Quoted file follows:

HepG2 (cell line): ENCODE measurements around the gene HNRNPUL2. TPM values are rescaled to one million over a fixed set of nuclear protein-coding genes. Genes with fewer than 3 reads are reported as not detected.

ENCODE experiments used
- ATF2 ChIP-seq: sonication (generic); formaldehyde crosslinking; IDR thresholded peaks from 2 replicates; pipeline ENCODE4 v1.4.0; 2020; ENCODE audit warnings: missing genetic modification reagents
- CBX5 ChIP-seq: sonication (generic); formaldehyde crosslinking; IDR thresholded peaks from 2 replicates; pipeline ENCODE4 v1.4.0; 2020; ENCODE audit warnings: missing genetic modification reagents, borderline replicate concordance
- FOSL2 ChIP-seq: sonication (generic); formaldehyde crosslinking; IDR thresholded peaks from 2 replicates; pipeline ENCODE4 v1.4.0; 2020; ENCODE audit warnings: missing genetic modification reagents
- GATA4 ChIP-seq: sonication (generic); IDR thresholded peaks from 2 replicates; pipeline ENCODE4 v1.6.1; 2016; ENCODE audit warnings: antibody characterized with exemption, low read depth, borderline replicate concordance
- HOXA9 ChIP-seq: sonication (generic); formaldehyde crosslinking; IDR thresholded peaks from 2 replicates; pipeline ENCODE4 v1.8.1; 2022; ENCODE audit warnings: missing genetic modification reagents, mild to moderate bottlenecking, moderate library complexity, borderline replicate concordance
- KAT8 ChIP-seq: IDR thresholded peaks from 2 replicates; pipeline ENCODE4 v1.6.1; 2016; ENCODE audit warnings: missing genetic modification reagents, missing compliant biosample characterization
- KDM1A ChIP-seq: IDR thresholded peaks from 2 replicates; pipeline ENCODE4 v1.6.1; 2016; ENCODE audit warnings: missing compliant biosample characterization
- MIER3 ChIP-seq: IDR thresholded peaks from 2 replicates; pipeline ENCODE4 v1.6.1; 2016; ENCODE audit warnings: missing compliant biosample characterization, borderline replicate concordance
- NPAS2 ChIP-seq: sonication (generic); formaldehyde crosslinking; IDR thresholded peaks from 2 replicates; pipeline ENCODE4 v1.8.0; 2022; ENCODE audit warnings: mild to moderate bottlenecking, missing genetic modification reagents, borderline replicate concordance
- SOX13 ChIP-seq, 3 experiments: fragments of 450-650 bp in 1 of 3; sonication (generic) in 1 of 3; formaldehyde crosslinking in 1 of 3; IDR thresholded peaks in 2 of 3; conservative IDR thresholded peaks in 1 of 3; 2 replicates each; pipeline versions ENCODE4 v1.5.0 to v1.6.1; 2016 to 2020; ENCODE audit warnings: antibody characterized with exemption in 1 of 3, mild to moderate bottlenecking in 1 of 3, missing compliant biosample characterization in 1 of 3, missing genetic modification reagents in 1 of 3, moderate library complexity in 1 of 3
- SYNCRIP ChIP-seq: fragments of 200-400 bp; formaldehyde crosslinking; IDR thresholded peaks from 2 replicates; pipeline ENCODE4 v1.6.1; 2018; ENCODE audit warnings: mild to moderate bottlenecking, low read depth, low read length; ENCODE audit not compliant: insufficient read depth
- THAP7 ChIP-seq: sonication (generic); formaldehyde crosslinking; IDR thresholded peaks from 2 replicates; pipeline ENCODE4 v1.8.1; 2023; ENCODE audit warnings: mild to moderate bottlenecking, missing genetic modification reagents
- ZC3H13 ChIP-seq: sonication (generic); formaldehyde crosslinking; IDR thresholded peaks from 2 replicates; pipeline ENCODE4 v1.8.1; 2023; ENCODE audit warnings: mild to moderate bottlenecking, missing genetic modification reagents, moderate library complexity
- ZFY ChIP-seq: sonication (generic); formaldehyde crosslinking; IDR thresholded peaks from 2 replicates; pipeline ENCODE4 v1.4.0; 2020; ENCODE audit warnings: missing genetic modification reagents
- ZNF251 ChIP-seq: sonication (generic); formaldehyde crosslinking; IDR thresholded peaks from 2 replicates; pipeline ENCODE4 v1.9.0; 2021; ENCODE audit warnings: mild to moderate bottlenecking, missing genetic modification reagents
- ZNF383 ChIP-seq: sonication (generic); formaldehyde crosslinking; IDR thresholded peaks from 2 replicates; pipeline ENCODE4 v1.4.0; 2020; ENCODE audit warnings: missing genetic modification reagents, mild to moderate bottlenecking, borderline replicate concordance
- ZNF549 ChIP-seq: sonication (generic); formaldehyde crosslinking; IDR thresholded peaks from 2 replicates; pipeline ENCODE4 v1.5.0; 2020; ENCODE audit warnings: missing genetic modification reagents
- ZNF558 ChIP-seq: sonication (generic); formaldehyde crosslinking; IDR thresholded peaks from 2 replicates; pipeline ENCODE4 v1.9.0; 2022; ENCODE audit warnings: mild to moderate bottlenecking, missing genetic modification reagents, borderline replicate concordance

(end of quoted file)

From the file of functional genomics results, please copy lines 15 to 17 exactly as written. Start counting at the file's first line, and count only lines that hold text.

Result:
- ZC3H13 ChIP-seq: sonication (generic); formaldehyde crosslinking; IDR thresholded peaks from 2 replicates; pipeline ENCODE4 v1.8.1; 2023; ENCODE audit warnings: mild to moderate bottlenecking, missing genetic modification reagents, moderate library complexity
- ZFY ChIP-seq: sonication (generic); formaldehyde crosslinking; IDR thresholded peaks from 2 replicates; pipeline ENCODE4 v1.4.0; 2020; ENCODE audit warnings: missing genetic modification reagents
- ZNF251 ChIP-seq: sonication (generic); formaldehyde crosslinking; IDR thresholded peaks from 2 replicates; pipeline ENCODE4 v1.9.0; 2021; ENCODE audit warnings: mild to moderate bottlenecking, missing genetic modification reagents